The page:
Wallice isn’t a big shot, but she’s 100% a big deal

With her new EP ‘Mr Big Shot’ out now, WALLICE might see herself as normal, but her music is anything but. Check out the latest cover story for our New Music Friday playlist edit The Cut.

Words: Ali Shutler.
Photos: Nicole Busch.

Wallice’s brilliant new EP’ Mr Big Shot’ is out today, but the title doesn’t entirely reflect how the musician sees herself.

“I flew business class for the first time the other day, and I was so excited about that,” she beams. “I was also far too nervous to attempt to go and say hi to Alex G at catering at a festival the other day, so no, I’m definitely not a big shot. It’s just funny though, isn’t it,” she says, continuing the trend of tongue-in-cheek titles that started with last year’s ’90’s American Superstar’.

Wallice may see herself as very normal, but her music is anything but. The last time she spoke to Dork, she’d just signed to Dirty Hit and was about to play her first headline shows after releasing her debut EP ‘Off The Rails’ in 2021. Since then, she’s developed a passionate fanbase thanks to her snarling, vulnerable coming-of-age guitar anthems and has grown into one hell of a performer. “I’m very comfortable on stage now,” she explains. “I don’t really get nervous anymore. It’s just excitement.”

In a few days’ time, Wallice will play her 100th proper live gig (she keeps a running tally in the notes app on her phone) after starting the year supporting The 1975 in arenas across Europe, Australia and Asia. “Those shows were way bigger than anything I ever dreamed of playing,” she says, explaining just how vast a 10,000-capacity room looks from behind the microphone.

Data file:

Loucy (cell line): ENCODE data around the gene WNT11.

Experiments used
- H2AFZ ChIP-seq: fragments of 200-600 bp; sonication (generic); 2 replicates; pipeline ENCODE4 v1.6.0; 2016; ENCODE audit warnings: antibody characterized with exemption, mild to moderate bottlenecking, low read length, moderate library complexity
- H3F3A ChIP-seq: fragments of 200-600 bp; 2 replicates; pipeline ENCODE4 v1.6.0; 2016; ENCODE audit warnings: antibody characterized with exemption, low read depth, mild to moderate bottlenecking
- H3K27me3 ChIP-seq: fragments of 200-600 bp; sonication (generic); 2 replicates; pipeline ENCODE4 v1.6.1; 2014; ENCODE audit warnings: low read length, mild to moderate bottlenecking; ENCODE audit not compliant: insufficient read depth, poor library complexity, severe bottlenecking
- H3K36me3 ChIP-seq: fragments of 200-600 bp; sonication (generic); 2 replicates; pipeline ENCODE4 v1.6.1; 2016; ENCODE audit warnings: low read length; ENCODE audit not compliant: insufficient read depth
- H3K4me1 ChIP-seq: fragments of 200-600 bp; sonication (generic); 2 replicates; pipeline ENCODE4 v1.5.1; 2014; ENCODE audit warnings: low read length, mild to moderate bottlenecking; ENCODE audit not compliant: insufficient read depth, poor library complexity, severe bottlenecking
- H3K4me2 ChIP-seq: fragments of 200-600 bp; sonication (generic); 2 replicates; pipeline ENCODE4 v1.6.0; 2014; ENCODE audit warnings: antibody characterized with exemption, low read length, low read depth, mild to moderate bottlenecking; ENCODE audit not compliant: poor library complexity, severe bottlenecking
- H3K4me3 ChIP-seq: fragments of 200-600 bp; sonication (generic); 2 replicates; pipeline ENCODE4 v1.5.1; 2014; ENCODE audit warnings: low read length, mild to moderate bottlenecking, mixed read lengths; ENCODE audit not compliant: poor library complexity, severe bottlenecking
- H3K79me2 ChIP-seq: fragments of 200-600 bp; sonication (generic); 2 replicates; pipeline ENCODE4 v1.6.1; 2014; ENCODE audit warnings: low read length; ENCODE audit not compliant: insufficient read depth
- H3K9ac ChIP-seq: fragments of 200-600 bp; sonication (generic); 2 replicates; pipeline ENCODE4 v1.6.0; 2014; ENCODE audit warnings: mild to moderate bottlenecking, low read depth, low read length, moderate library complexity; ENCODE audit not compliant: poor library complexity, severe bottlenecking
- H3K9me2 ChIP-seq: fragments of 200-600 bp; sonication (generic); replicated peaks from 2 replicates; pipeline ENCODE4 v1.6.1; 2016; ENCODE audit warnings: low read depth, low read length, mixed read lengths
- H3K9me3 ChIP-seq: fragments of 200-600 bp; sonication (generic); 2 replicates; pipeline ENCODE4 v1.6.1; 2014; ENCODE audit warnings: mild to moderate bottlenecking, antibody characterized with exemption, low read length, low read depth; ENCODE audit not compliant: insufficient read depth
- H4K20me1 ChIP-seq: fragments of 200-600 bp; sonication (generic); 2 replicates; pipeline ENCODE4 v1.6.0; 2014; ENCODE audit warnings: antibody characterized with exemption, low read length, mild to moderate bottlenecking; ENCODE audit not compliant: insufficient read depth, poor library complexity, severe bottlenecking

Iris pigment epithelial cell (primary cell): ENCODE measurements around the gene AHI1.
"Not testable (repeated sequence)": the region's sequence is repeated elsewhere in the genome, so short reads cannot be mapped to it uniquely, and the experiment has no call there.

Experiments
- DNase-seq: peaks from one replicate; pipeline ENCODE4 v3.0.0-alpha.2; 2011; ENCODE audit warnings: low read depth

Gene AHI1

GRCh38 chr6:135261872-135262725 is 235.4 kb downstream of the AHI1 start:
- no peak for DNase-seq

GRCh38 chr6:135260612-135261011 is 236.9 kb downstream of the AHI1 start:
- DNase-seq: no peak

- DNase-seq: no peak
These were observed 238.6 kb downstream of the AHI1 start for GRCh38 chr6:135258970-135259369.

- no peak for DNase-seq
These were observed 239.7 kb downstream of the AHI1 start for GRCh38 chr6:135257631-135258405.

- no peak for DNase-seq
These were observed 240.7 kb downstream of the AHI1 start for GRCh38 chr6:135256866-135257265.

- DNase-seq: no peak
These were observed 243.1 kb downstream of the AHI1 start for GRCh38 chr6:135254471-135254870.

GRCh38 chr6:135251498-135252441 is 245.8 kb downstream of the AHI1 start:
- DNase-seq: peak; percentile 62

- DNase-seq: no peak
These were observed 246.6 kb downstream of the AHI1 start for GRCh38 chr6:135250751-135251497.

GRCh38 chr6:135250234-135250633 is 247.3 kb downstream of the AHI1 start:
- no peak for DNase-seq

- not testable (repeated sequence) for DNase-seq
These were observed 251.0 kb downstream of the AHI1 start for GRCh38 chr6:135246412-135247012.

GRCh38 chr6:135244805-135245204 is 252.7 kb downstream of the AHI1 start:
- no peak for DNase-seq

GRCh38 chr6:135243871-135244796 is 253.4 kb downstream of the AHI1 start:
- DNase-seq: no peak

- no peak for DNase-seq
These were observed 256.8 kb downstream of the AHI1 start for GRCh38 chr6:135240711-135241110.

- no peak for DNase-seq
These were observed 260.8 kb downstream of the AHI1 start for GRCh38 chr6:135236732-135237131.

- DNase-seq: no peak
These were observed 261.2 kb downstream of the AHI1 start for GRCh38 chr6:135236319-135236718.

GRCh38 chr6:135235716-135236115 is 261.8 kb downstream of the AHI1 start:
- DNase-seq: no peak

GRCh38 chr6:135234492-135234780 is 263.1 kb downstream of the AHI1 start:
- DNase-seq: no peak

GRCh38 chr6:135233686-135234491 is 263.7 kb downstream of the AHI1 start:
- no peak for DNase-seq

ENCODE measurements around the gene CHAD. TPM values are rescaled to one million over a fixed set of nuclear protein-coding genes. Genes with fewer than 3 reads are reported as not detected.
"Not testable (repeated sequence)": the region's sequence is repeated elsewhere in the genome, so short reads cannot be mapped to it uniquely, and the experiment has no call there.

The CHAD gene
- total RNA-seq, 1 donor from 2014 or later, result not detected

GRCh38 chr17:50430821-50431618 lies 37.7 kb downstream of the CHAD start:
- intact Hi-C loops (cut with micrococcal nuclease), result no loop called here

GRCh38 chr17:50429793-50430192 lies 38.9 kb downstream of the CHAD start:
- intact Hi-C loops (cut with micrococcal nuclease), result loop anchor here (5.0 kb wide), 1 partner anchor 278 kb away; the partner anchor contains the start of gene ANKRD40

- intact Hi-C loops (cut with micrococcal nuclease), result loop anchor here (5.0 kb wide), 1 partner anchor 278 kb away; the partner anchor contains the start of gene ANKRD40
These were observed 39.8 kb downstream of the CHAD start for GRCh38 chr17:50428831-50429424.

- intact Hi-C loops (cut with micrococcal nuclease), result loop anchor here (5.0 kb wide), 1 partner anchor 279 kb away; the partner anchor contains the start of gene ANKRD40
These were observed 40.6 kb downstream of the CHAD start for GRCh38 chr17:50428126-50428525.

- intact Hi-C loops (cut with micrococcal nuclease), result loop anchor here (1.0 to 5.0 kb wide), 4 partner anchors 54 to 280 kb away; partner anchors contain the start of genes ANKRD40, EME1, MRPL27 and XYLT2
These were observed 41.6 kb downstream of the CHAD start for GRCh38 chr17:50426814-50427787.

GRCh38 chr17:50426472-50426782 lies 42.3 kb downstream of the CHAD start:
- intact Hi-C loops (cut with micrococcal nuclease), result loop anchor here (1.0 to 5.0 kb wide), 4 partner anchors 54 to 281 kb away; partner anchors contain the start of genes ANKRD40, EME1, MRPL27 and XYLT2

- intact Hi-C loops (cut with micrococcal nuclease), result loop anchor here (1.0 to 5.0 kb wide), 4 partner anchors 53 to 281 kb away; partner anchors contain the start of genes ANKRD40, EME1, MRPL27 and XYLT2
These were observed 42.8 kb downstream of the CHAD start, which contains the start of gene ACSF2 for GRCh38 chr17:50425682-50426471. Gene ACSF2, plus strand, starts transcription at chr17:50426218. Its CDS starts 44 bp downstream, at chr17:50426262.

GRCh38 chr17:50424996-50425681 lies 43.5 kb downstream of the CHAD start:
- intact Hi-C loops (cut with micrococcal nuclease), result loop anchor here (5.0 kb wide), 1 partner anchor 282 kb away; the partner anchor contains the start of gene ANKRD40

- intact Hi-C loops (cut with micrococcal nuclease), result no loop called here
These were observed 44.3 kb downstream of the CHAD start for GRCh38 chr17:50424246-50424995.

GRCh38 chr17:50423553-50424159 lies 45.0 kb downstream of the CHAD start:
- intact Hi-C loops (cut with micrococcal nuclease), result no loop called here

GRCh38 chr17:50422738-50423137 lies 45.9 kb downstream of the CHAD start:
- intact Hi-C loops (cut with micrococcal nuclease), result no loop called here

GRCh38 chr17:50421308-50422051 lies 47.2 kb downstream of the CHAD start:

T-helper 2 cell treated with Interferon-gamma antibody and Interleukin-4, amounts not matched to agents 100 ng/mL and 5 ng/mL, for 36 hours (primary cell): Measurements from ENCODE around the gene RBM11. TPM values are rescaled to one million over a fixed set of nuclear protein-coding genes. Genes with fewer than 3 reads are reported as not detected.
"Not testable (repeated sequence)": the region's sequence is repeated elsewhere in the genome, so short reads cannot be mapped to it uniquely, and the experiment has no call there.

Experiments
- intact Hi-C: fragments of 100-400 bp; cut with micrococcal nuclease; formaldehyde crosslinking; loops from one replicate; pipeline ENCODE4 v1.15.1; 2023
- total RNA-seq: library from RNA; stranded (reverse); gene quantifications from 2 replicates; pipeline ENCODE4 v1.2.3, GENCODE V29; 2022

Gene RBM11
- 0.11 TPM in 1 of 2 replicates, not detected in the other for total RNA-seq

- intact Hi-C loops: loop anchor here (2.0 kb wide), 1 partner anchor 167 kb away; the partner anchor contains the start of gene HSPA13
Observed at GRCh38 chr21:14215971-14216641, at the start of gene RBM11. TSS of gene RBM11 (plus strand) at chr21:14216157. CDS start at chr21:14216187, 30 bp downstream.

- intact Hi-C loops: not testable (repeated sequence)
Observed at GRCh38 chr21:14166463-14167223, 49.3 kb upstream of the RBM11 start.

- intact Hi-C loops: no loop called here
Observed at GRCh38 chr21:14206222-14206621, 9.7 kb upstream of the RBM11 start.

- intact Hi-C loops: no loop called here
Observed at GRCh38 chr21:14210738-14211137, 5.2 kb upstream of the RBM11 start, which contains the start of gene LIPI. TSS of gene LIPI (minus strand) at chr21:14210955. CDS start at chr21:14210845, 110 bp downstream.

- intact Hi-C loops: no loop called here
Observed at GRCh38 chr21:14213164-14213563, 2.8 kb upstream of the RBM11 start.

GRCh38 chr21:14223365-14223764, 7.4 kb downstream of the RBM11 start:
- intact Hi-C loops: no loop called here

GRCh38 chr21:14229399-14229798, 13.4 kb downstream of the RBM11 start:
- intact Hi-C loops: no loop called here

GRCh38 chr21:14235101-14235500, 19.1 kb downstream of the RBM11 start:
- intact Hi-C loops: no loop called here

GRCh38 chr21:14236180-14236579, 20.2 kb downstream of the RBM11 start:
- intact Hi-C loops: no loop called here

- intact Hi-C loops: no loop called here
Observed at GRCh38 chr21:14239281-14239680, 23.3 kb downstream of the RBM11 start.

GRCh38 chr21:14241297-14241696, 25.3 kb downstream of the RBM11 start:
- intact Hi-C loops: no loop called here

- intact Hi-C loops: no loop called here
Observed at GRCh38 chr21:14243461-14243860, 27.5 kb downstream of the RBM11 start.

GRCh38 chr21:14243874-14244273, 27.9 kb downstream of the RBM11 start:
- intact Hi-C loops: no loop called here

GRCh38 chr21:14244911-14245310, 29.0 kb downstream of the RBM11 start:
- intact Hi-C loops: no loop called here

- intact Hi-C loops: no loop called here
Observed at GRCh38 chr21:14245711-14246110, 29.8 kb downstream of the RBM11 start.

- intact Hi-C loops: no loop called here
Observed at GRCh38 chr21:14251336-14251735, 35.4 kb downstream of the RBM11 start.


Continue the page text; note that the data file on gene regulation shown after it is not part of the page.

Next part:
“It was crazy to think the songs that I made with (producer) Marinelli, who I’ve known since I was ten-years old, got me here. We made them in his childhood bedroom before we had any knowledge of how to be successful, and I ended up playing them to thousands of people on the other side of the world. There were also a few people every night that knew a couple songs, which is incredibly cool,” she beams, with countless more people flooding her DMs and calling Wallice their favourite new artist.

“It’s everything I wanted since I was a young girl, but never thought possible”


It’d be very easy to be overwhelmed, but at no point has Wallice felt like things have happened too fast. “I’ve been working towards this for so long. The last few months of touring has been the most I’ve ever done and I’ve been home for maybe 15 days in the last three months, but it’s literally the dream,” she says, wrestling with the ever-familiar niggles of jetlag. “It’s everything I wanted since I was a young girl, but never thought possible.”

It’s given her a confidence that can be felt across ‘Mr. Big Shot’, a dreamy 6-track EP that sees Wallice sure of the world she’s building. “I don’t know how to explain it, but it just feels like a step-up from my other records, which have been character-based, kitschy and not necessarily based in reality,” she says, describing ‘Off The Rails’ as a “cowboy, coming-of-age” record while ’90s American Superstar’ was as fantastical and extravagant as the title suggests. “‘Mr Big Shot’ has more authentic stories and feelings. It’s more thought out than just a collection of spur of the moment decisions. It’s more mature,” Wallice adds, but fear not. “There’s still a lot of humour in it,” she promises.